The Immune System’s Weirdest Weapon

For decades, neutrophils have been miscast as mindless grunts. They’re more like super-soldiers.

Slide view of four neutrophils, in red, and assorted other cells
Ed Reschke / Getty / The Atlantic

Every drop of pus that’s squeezed out of the human body is a squidgy mess—a souvenir of an infection gone awry, a reminder to never eat off-color custard again. It is also a wartime memorial, dedicated to the corpses of the many thousands of microscopic soldiers that once teemed within. The fallen are neutrophils: stalwart immune cells that throng in the blood by the mind-boggling billions, waiting to rush to sites of injury or infection as a first line of defense.

Maybe it’s their short life span; maybe it’s the fact that they’re the main ingredient in pus. For whatever reason, neutrophils have a history of being slandered as inessential grunts. They are by far the most abundant white cells in the blood, among the first immune cells to sally forth into battle, and among the first to perish in the fight that follows. They are, by definition, dispensable, replaceable, and almost absurdly common, noted more by biologists for their propensity to die than for the roles they play in keeping us alive.

But that’s a regrettable miscasting of a superpowered cell. Neutrophils are more Cylons than stormtroopers. While other immune cells creep by at speeds of just a couple micrometers per minute, neutrophils can barrel through vessels 10 times as fast, and are flexible enough to squeeze themselves through spaces that span less than an eighth of their width. They are healers that can help stitch torn tissues back together; they can wrangle tumors too, and shape the fate of the immune cells that follow them.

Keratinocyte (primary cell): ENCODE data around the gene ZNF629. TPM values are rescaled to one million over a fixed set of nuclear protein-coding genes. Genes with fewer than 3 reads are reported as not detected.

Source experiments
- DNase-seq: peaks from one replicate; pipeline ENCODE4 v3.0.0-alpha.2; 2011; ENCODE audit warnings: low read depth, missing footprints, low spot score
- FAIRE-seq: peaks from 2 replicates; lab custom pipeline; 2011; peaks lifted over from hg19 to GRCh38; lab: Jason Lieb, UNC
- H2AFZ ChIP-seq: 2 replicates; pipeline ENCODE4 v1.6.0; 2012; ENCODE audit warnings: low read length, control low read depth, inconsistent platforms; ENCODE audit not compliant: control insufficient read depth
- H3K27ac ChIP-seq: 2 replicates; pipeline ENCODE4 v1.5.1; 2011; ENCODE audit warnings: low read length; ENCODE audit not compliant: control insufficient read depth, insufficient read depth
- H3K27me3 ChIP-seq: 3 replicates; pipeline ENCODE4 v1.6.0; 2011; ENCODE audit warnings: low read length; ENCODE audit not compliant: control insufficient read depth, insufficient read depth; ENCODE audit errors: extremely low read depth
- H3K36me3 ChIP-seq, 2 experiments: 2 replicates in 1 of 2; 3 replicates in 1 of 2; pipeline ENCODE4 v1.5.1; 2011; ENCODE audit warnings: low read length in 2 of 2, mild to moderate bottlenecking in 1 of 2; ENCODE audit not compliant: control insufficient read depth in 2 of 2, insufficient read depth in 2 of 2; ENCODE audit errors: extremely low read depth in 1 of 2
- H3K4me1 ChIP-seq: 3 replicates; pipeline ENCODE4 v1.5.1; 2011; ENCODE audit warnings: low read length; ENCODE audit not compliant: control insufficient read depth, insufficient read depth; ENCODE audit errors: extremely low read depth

Neutrophils also harbor one of the immune system’s most terrifying armaments: They can unspool the genetic material that’s normally packed into a tight wad at their center, freckle it with toxic proteins and compounds, and then spew it out their side like a lethal sneeze—a weaponization of their own DNA. The end product is a gummy, poisonous net called a neutrophil extracellular trap, or NET, that can massacre scores of microbes at once. But NETs are a double-edged sword: When cast under the wrong circumstances, they can harm their host, seeding serious blood clots or driving the symptoms of diseases as catastrophic as cancer, lupus, and COVID-19. Researchers around the world, scientifically snared by NETs, are now pouring resources into stopping them, and turning rogue neutrophils back onto our side.

Pus is a disgusting placard, but a useful one. It trumpets to the world that neutrophils were here. And they were absolutely metal.


Neutrophils should, by now, be a notorious bunch. Perhaps some of their biological clout has been obscured by their allegiance to the innate immune system, the oft-neglected branch of the body’s disease-stomping military that’s speedy, blunt, and rather imprecise. Unlike adaptive actors such as antibodies and T cells—which can remember past encounters with pathogens and repeatedly refine their defensive tactics—innate cells indiscriminately clobber anything in their vicinity that they don’t recognize, earning them a reputation among scientists as brainless brawn.

Even among the innaters, neutrophils have often been portrayed in textbooks as being particularly hapless: cells that rush headlong into sites of infection or injury, only to extinguish en masse before much of the real fighting—the war waged by more “sophisticated” cells—could actually begin. For decades, researchers would even claim that neutrophils didn’t count as classically immune. “Nobody thought they were interesting,” Denisa Wagner, an immunologist at Harvard who has been studying neutrophils for decades, told me. “Everybody was looking at antibodies, all this stuff that sounds sexy.” Neutrophils, by comparison, seemed a woefully boring bunch. To make things worse, they can’t be bred in labs, and must be collected fresh from blood or other bodily fluids every time they’re studied, making researchers loath to experiment with them.